U.S. Retail Sales Report: Current Statistics and Recent Trends

Retail Sales Grew 4.4 Percent in the Past 12 Months

retail sales
Grocery stores are a component of retail sales. Photo: Vetta/Getty Images

The U.S. retail sales report is a monthly measurement of the U.S. retail industry. The U.S. Census Bureau publishes it. The Bureau surveys 4,900 firms each month to collect retail sales data. The report shows the total sales for the prior month. It also displays the percent change for that month. It reports on the percent change in year-over-year sales for the last 12 months. 

Current Statistics

U.S. retail sales rose 1.6 percent in September 2017.

The automotive sector rose 3.6 percent, a result of Hurricane Harvey. Texas residents bought vehicles to replace the 1 million damaged in the storm. 

Electronics fell 1.1 percent. Sales were boosted by a 5.8 percent gain in gasoline station sales. Part of that was because of rising gas prices, which increased sales. That's because the Census Bureau doesn't adjust its statistics for inflation. That's improving now that OPEC signaled it would keep a floor under oil prices. Oil prices drive 71 percent of gas prices. Prices rose to $52 a barrel in August. Find out the latest oil price forecasts.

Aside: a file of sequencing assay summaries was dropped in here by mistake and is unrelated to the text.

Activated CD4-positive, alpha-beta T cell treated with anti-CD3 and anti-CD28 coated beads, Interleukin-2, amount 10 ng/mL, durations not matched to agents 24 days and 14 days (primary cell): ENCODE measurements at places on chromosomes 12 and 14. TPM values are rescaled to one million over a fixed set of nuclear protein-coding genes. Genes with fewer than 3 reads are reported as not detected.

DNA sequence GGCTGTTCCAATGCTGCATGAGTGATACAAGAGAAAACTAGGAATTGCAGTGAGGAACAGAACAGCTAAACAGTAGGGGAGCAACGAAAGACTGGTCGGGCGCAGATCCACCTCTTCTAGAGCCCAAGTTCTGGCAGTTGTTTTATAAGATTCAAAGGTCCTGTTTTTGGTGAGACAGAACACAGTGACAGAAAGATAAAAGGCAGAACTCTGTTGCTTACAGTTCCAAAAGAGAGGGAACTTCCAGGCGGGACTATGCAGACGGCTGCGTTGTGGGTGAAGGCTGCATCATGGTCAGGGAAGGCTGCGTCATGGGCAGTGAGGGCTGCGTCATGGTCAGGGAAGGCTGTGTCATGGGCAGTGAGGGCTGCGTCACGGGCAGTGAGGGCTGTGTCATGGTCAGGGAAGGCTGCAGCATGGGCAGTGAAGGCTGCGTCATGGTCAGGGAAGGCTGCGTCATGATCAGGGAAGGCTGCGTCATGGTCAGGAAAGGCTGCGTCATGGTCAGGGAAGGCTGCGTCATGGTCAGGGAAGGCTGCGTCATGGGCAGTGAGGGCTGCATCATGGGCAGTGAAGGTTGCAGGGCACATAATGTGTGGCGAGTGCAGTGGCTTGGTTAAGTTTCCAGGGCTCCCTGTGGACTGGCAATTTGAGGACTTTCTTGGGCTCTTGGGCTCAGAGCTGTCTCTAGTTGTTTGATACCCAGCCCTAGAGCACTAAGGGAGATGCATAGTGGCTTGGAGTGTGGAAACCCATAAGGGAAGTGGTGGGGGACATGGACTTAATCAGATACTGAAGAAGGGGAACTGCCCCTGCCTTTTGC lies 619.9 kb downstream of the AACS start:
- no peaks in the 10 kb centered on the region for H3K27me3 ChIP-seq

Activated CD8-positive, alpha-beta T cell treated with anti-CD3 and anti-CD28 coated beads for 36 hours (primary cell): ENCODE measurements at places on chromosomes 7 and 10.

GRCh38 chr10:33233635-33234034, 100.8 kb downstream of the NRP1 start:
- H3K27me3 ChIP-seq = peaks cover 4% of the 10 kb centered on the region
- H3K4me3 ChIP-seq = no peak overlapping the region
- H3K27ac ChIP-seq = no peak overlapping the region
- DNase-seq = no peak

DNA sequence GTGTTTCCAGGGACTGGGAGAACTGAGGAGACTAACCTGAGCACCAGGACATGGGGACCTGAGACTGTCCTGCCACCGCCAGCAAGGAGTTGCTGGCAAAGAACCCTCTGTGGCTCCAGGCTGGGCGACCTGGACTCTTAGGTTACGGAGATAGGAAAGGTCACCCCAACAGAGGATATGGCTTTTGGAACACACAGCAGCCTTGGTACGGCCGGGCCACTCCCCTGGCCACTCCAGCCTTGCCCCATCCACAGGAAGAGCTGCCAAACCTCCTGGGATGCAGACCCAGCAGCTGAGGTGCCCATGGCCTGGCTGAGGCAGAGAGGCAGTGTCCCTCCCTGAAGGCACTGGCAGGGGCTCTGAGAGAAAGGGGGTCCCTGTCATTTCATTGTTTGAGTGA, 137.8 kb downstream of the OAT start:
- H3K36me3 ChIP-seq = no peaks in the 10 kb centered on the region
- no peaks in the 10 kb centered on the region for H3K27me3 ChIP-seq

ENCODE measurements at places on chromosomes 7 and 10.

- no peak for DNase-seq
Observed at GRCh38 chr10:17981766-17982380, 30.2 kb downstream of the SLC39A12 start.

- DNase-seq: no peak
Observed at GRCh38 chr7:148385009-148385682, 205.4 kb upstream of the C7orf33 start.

Year-over-year retail sales were up 4.4 percent. Gas stations were up 11.4 percent, and building materials were up 10.7 percent, and online retailers gained 9.2 percent. The sector now makes up 12 percent of total retail sales. That's double its market share in 2005. 

A robust economy will generate annual retail sales growth of 3 percent or more.

The September 4.4 percent increase is, therefore, a good sign for third-quarter economic growth.

Retail sales signals trends in consumer spending. That drives almost 70 percent of economic growth. In addition to retail, personal consumption expenditures include services, like housing and health care.

 

Recent Trends